Process Of Skiing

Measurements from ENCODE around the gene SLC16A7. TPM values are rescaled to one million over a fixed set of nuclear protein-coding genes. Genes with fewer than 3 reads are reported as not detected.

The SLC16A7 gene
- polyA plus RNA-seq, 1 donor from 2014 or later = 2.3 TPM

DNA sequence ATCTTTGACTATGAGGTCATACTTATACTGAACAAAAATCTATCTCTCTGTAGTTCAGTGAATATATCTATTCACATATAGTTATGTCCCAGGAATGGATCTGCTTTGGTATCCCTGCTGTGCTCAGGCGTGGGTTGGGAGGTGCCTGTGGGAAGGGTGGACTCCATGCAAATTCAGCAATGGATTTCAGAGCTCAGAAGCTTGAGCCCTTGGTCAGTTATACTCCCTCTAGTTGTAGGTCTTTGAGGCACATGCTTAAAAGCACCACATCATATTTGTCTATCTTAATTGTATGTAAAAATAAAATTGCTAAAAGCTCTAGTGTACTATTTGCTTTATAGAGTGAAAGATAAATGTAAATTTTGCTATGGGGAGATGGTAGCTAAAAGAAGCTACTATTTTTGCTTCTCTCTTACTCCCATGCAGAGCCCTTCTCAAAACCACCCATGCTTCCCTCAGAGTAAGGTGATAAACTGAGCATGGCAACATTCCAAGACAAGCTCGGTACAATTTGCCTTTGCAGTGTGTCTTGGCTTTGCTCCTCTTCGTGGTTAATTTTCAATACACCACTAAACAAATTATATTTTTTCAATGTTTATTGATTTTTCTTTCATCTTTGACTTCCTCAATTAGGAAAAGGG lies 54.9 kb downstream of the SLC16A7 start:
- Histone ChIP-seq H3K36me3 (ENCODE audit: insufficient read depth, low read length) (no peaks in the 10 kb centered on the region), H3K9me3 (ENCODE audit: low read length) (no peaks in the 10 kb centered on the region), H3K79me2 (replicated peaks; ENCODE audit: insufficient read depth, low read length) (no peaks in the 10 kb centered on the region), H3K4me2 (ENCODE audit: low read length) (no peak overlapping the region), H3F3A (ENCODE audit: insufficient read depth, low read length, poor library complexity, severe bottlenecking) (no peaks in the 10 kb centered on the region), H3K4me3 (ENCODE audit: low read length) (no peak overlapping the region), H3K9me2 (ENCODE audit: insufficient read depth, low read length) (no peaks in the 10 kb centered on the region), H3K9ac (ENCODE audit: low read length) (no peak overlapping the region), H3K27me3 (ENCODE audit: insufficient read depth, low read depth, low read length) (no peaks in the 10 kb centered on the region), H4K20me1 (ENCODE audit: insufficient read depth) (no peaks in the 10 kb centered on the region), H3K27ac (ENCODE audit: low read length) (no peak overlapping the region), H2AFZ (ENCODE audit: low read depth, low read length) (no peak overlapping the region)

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Process of Skiing Swooshing down the slopes is a ton of fun if you know what you're doing. It’s something that I thoroughly enjoy doing. Skiing is something that I can do to just to enjoy myself. I love the feeling of getting to the top of the snow-covered mountain and looking out over the terrain. There’s something about a steep slope that gets my adrenaline pumping. I have skied a lot and I feel like I am very good. However, I was pretty awful when I started. There is a lot more to skiing then flying down the mountain because eventually stopping and turning becomes an issue. The first thing a prospective skier must do is practice gliding and staying in an athletic stance. Basically, gliding is walking and skating on the skis on flat ground. It is important to try to get a feel of how to balance on the skies. Once a feel for balance is achieved, stand on a gentle rise with the skis pointed downhill and glide straight down. Then try to practice slowing down using the wedge or snowplow method. The snowplow is one of the best ways to learn how to ski. The snowplow is where one angles each ski in a wedge shape and pushing the inside edges down into the snow. Little kids usually do this the best. I see them just going straight down slopes snowplowing the whole way. It allows them to keep they’re speed down and that keeps them under control. When the snowplow becomes easier, it’s time to start turning with it. Turning is the most important part of skiing. When turning becomes easy, try straightening out the skis. Going straight down is now easy because when one wants to slow down they can just turn one direction or the other. The sharper the turn, the more it slows the skier down. Now it’s time to hit the slopes! One of the hardest things for a beginning skier is getting of the chair lift. It’s difficult because there is not much room to move and the slope is

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